Immanuel Kant: On God


THE ontological argument aims at asserting the possibility of conceiving the idea of an ens realissimum, of being possessed of all reality. But the idea of existence and the fact of existence are two very different things. Whatever I conceive, or sensibly imagine, I necessarily conceive as though it were existing. Though my pocket be empty, I may conceive it to contain a 'hundred thalers.' If I conceive them there, I can only conceive them as actually existing there. But, alas, the fact that I am under this necessity of so conceiving by no means carries with it a necessity that the coins should really be in my pocket. That can only be determined by experience.

The cosmological argument contends that if anything exists, there must also exist an absolutely necessary being. Now, at least I myself exist. Hence there exists an absolutely necessary being. The argument coincides with that by which the thesis of the fourth antinomy is supposed. The objections to it are summed up in the proof of the antithesis of the fourth antinomy. As soon as we have recognized the true conception of causality, we have already transcended the sensible world.

The physico-theological or teleological argument is what is often styled the argument from design. It proceeds not from general, but particular experience. Nature discloses manifold signs of wise intention and harmonious order, and these are held to betoken a divine designer. This argument deserves always to be treated with respect. It is the oldest and clearest of all proofs, and best adapted to convince the reason of the mass of mankind. It animates us in our study of nature. And it were not only a cheerless, but an altogether vain task to attempt to detract from the persuasive authority of this proof. There is naught to urge against its rationality and its utility.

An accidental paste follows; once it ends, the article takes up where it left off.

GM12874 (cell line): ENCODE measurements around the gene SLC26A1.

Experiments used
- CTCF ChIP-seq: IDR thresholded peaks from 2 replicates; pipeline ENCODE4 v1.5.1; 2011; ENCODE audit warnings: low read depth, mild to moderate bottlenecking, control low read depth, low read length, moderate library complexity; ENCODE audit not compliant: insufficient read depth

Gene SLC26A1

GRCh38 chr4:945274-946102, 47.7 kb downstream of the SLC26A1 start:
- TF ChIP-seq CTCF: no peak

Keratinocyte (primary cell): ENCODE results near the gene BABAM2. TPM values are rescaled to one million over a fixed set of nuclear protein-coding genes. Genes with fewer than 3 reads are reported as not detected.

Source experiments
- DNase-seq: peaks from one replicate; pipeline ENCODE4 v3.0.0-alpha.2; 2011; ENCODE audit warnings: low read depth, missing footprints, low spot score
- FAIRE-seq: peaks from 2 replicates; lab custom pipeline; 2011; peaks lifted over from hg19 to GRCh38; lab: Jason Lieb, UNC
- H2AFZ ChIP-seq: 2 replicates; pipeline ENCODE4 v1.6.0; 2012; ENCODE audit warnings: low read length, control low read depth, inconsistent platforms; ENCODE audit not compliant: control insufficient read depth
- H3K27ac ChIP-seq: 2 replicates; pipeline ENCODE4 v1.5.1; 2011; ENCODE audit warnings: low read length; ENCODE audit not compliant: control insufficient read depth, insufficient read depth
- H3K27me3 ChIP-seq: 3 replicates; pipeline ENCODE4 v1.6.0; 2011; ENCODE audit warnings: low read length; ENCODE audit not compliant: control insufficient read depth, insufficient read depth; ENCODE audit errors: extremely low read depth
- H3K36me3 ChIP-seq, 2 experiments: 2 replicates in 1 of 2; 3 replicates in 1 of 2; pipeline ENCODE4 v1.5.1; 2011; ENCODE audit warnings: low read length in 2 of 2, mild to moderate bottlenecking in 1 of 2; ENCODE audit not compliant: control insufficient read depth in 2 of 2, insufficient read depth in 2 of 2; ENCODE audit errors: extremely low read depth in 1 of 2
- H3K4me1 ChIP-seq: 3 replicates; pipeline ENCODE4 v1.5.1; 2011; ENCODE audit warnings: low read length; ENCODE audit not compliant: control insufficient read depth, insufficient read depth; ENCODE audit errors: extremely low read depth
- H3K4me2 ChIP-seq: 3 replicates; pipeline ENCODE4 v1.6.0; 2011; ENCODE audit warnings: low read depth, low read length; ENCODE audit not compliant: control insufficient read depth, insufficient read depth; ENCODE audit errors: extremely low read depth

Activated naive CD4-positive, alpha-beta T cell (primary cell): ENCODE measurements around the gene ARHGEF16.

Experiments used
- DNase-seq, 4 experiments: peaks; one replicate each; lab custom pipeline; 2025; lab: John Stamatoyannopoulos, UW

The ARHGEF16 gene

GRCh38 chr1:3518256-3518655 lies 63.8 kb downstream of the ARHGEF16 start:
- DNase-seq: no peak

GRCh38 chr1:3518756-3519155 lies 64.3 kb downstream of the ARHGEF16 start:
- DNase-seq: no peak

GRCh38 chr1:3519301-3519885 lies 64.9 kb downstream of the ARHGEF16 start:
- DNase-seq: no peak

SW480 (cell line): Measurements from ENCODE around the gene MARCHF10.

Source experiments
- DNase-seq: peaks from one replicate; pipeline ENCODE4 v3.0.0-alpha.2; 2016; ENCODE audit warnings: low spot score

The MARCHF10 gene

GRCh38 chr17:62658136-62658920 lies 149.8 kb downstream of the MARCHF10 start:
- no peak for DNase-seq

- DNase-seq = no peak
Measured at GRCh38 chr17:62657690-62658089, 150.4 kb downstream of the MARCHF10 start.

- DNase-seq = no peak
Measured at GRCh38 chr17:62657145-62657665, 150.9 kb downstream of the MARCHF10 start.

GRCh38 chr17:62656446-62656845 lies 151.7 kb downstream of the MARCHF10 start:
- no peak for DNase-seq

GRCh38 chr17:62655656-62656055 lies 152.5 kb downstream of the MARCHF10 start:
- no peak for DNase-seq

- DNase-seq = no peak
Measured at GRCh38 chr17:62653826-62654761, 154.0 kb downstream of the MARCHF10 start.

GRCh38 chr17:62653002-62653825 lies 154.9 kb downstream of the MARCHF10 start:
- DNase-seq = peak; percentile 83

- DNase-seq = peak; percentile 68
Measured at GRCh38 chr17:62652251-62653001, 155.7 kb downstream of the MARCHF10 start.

All arguments, however, to prove the existence of God must, in order to be theoretically valid, start from specifically and exclusively sensible or phenomenal data, must employ only the conceptions of pure physical science, and must end with demonstrating in sensible experience an object congruous with, or corresponding to, the idea of God. But this requirement cannot be met, for, scientifically speaking, the existence of an absolutely necessary God cannot be either proved or disproved. Hence room is left for faith in any moral proofs that may present themselves to us, apart from science. With this subject ethics, the science of practice or of practical reason, will have to deal.

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